The Penn State Housing website calls the East Housing Area, “the largest residence hall complex on campus, with over 4,000 first-year students living in 16 coed residence halls.”
On top of this, Brumbaugh, Pinchot and Tener Hall s are being renovated or constructed to add more life to the freshman city in upcoming years.
To a Penn Stater and East resident, this large gathering of college freshmen filled with napping students by day and screams and liveliness at night, it’s just the normal life now.
Freshmen gave their stories of their first-year experience in East Halls, as well as some opinions as to why the East life really is so crazy.
Charlotte Norris said one day at 7 a.m., there was a student knocking at her door for about 5 minutes. Norris and her roommate tried to ignore the knocking due to the earliness, but he was persistent. After going to the door, Norris told him that this wasn’t the right room. Later that day she saw a text in her GroupMe from her hall neighbor saying that the same student was sleeping on their floor.
“Lesson learned here is always lock your doors,” Norris (freshman-education) said.
Jessica Casterline (freshman-accounting) said a few nights ago someone threw a rock through the lobby of Bigler and the Residence Assistants were a little upset when everyone was coming down to look at the damage. Now the window is covered in boards.
Abby Del Bene (freshman-advertising and public relations) was woken up by a fire alarm at two in the morning one day, and all of the students had to evacuate. They later found out that this was because someone forgot to put water in their easy mac and cheese and it started to burn.
Lisa Greeley (freshman-education) said she knows someone who stole a rolling chair from the Findlay Commons, but this East thief did not get away. He had to write an apology to the school and received a referral.
A referral is one example how crime can be punished in East Halls. Referrals are often given for theft, or alcohol or marijuana offenses.
Daniel Lapera (senior- bio-renewable systems) is a residence assistant in East. “We’re supposed to be the eyes and ears of East Residential life, we’re supposed to enforce the policies we were taught in training,” Lapera said.
RAs also do rounds a couple times a night and there is always an RA on duty throughout the night.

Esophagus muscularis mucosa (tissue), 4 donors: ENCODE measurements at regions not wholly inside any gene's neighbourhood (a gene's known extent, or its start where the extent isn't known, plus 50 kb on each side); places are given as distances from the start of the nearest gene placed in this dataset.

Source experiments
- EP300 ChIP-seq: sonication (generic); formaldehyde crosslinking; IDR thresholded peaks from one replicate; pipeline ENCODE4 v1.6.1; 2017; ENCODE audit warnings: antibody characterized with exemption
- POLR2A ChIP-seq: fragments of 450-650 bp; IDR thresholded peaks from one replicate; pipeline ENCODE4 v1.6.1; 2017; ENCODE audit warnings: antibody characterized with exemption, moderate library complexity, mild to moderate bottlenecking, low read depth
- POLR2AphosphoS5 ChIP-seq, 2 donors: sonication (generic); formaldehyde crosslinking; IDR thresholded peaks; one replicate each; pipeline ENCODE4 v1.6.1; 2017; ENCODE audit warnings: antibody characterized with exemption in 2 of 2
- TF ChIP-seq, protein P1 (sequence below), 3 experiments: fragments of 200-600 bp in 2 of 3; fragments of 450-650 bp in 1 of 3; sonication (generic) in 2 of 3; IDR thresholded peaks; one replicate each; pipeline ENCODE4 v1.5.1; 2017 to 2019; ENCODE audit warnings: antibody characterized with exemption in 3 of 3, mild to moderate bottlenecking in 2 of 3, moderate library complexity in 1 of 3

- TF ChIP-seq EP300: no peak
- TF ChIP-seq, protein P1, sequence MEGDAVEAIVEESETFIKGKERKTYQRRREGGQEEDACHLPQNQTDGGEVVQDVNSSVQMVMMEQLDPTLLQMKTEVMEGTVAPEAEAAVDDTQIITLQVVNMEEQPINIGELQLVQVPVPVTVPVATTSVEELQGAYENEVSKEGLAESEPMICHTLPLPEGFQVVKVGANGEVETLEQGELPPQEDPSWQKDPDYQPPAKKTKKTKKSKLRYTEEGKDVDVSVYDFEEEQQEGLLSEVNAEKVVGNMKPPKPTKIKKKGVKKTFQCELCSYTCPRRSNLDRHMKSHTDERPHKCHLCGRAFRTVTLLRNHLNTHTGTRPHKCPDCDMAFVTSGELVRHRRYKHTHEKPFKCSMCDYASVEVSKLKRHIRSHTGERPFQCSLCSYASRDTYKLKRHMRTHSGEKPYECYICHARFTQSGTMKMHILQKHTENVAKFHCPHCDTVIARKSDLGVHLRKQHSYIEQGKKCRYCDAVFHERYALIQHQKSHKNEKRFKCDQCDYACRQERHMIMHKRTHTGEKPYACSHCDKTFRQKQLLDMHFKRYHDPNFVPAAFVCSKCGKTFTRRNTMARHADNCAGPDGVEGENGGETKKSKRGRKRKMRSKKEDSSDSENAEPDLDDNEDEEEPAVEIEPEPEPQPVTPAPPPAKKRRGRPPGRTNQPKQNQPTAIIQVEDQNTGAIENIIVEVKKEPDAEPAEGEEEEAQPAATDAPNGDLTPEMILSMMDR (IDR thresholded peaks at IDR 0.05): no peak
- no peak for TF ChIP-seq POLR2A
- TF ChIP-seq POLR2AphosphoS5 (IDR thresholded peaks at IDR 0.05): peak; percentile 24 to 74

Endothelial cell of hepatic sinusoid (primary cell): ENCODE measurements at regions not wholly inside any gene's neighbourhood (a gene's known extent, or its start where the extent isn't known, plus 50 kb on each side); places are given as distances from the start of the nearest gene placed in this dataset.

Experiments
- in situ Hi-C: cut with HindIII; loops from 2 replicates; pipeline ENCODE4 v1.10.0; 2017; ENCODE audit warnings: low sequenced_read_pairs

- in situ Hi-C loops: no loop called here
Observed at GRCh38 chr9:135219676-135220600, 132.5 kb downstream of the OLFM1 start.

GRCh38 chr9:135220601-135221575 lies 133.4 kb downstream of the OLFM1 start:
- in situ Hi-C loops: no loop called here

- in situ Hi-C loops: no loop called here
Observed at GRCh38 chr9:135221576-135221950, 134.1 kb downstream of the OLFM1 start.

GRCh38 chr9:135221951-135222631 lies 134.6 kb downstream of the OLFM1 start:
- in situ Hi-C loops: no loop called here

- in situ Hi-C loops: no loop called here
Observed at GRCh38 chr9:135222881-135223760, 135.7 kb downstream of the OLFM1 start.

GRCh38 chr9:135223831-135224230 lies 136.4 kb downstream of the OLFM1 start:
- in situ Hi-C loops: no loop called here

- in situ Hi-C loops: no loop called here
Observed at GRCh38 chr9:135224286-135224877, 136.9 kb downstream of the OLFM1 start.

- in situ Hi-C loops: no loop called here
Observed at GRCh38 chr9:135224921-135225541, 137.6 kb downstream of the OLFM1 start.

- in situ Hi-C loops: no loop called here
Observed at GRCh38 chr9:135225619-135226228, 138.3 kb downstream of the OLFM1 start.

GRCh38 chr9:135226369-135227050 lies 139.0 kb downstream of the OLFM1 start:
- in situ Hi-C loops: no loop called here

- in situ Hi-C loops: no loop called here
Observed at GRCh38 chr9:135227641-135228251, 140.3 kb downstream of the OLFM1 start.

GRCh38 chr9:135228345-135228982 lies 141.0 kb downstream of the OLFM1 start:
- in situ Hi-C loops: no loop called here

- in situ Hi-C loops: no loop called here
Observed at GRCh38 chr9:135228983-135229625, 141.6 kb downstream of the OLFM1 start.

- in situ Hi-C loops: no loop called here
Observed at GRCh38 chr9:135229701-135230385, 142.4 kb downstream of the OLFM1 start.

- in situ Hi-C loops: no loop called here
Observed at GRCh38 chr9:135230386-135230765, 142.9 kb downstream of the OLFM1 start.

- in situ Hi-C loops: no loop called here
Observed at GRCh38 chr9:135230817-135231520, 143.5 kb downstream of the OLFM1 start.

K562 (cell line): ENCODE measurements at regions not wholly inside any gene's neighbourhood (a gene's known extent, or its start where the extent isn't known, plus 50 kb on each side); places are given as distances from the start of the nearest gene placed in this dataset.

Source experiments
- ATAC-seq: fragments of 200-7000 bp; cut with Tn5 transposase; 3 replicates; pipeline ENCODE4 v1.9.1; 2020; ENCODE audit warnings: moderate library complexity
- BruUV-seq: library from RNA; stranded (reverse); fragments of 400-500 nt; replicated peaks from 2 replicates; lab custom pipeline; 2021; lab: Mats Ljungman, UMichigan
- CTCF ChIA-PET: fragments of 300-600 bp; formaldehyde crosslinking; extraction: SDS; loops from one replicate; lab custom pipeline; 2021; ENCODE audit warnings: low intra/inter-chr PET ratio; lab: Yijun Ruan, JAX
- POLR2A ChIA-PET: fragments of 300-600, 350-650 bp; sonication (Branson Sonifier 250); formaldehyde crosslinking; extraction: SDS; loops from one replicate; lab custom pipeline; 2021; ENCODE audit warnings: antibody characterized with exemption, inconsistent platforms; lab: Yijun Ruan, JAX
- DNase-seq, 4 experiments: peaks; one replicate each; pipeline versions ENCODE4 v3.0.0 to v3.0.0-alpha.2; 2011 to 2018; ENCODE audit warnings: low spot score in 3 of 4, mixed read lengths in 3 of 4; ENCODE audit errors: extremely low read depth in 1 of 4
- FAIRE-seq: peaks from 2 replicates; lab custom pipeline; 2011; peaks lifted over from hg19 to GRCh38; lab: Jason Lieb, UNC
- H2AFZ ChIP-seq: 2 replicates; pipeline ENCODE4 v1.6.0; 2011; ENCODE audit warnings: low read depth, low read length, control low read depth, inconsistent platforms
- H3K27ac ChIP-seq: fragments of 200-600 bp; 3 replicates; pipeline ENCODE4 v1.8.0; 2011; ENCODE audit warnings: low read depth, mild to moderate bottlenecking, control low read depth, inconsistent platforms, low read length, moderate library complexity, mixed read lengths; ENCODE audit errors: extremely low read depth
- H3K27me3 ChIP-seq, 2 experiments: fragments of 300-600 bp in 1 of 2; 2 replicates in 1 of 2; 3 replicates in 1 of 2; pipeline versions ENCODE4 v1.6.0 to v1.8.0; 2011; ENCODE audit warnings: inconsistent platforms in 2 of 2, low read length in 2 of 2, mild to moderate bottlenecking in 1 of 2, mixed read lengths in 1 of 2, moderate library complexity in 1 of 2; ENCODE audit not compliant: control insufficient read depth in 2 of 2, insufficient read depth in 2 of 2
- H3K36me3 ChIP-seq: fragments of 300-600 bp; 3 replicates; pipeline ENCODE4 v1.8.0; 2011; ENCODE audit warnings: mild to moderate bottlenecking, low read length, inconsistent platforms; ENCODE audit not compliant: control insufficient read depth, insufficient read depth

Lapera said he thinks freshmen will always be like this.
“Freshmen still have the mentality of high schoolers and just want to have fun,” he said. “… They are experiencing their first adult independence, so they’re just going to do what they want.”
When it comes to the level of misconduct related to other dorms, “East is worse just because everyone here has to be a freshman,” Lapera said.
East is the largest gathering of all freshmen on campus.
Lapera said one of his craziest East stories was someone who jumped out a window because they thought they could fly. “It was so dark because it was at night and I couldn’t see where he landed and I thought, ‘Maybe this guy really is flying,’ but really he just got caught in the tree with his shirt,” Lapera said.
Jay Jackson (freshmen-biomedical engineering) said when his friend went away to home, and when he came back on a Sunday, every item in his room was wrapped in wrapping paper, “including his bed his TV, all his belongings.”
Kelsey Koch (junior-international politics, and communications arts and sciences) is not a current freshman, but had a story on what East was like when the killer clown situation was a big event during her freshmen year.
“Some people thought we were on lockdown, and a lot of people went rioting through Beaver and chanted ‘We want the clown,’” Koch said.
Students were also up on light poles and ended their riot at Old Main. She said people were playing the Halloween music through her building to try to spook people even more.
Lexi Belnick has a theory why things happen so much in East.
“I think it’s because freshmen are so new to the environment and it’s their first time with independence and are trying to figure themselves out,” Belnick (freshman-division of undergraduate studies) said. “This is our transition stage from being a child or being babied by our parents to taking the first steps into adulthood.”